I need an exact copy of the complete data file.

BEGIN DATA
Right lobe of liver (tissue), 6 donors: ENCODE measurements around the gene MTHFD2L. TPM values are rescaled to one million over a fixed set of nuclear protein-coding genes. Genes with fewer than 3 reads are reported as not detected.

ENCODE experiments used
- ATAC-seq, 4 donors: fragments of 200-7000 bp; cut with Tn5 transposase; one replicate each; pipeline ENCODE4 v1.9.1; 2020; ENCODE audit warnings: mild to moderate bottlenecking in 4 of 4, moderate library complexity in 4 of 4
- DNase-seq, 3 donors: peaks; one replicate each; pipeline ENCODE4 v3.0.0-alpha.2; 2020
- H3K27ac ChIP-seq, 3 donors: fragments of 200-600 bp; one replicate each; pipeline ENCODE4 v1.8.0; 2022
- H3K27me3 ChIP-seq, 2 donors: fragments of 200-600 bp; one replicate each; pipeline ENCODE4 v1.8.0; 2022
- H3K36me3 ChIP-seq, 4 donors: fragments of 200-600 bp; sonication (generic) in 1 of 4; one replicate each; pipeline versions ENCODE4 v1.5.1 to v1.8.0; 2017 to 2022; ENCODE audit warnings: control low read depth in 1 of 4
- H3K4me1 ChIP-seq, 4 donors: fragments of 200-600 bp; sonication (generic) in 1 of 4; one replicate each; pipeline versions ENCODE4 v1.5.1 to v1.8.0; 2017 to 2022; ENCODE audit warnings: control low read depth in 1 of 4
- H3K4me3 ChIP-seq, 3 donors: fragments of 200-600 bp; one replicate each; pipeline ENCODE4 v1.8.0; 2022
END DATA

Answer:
Right lobe of liver (tissue), 6 donors: ENCODE measurements around the gene MTHFD2L. TPM values are rescaled to one million over a fixed set of nuclear protein-coding genes. Genes with fewer than 3 reads are reported as not detected.

ENCODE experiments used
- ATAC-seq, 4 donors: fragments of 200-7000 bp; cut with Tn5 transposase; one replicate each; pipeline ENCODE4 v1.9.1; 2020; ENCODE audit warnings: mild to moderate bottlenecking in 4 of 4, moderate library complexity in 4 of 4
- DNase-seq, 3 donors: peaks; one replicate each; pipeline ENCODE4 v3.0.0-alpha.2; 2020
- H3K27ac ChIP-seq, 3 donors: fragments of 200-600 bp; one replicate each; pipeline ENCODE4 v1.8.0; 2022
- H3K27me3 ChIP-seq, 2 donors: fragments of 200-600 bp; one replicate each; pipeline ENCODE4 v1.8.0; 2022
- H3K36me3 ChIP-seq, 4 donors: fragments of 200-600 bp; sonication (generic) in 1 of 4; one replicate each; pipeline versions ENCODE4 v1.5.1 to v1.8.0; 2017 to 2022; ENCODE audit warnings: control low read depth in 1 of 4
- H3K4me1 ChIP-seq, 4 donors: fragments of 200-600 bp; sonication (generic) in 1 of 4; one replicate each; pipeline versions ENCODE4 v1.5.1 to v1.8.0; 2017 to 2022; ENCODE audit warnings: control low read depth in 1 of 4
- H3K4me3 ChIP-seq, 3 donors: fragments of 200-600 bp; one replicate each; pipeline ENCODE4 v1.8.0; 2022